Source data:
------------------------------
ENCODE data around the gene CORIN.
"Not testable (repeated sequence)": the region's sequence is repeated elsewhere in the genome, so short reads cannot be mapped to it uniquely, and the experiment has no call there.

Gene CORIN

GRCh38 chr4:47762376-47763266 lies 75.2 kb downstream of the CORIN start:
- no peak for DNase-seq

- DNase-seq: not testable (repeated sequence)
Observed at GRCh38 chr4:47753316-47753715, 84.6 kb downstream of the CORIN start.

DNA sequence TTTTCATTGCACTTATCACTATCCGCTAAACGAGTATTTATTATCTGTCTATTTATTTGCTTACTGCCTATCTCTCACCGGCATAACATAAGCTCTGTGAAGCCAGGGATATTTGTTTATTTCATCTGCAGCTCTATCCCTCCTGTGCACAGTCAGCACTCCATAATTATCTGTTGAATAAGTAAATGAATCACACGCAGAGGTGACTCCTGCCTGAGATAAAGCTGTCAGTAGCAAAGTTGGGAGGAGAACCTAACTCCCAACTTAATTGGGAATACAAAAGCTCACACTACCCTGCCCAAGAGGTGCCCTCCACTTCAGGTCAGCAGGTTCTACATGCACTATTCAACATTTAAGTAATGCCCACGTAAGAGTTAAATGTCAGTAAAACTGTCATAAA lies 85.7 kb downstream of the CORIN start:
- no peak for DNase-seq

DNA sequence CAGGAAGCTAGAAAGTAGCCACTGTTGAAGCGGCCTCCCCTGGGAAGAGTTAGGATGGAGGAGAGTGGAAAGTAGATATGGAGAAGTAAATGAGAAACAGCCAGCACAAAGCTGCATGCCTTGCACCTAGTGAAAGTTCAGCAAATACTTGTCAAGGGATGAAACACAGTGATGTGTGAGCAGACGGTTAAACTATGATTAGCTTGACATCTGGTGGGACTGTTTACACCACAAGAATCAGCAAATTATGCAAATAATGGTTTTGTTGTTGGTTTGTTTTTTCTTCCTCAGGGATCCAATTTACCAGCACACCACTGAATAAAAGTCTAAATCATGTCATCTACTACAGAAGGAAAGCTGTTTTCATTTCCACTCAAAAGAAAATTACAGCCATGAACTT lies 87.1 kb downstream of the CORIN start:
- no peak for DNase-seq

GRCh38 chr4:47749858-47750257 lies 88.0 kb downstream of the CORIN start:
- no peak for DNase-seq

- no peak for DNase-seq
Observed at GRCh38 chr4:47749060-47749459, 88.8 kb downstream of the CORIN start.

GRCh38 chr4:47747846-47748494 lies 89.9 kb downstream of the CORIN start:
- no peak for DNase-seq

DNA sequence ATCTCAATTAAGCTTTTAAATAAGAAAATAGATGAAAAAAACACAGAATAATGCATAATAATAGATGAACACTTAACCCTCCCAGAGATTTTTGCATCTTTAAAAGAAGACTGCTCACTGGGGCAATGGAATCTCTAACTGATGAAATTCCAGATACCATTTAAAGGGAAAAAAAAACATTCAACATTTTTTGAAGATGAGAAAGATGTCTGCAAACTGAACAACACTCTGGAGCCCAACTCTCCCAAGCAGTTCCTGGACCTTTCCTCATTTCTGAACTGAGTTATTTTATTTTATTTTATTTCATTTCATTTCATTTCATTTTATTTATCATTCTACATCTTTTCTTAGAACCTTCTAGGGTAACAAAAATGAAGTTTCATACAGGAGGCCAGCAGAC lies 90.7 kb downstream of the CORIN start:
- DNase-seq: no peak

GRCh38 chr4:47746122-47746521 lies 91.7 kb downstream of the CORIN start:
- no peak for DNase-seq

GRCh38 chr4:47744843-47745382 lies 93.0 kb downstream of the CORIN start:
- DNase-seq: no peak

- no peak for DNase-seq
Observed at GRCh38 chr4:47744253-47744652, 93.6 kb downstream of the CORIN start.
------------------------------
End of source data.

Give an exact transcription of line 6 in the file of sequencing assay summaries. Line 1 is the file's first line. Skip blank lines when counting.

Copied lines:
- DNase-seq: not testable (repeated sequence)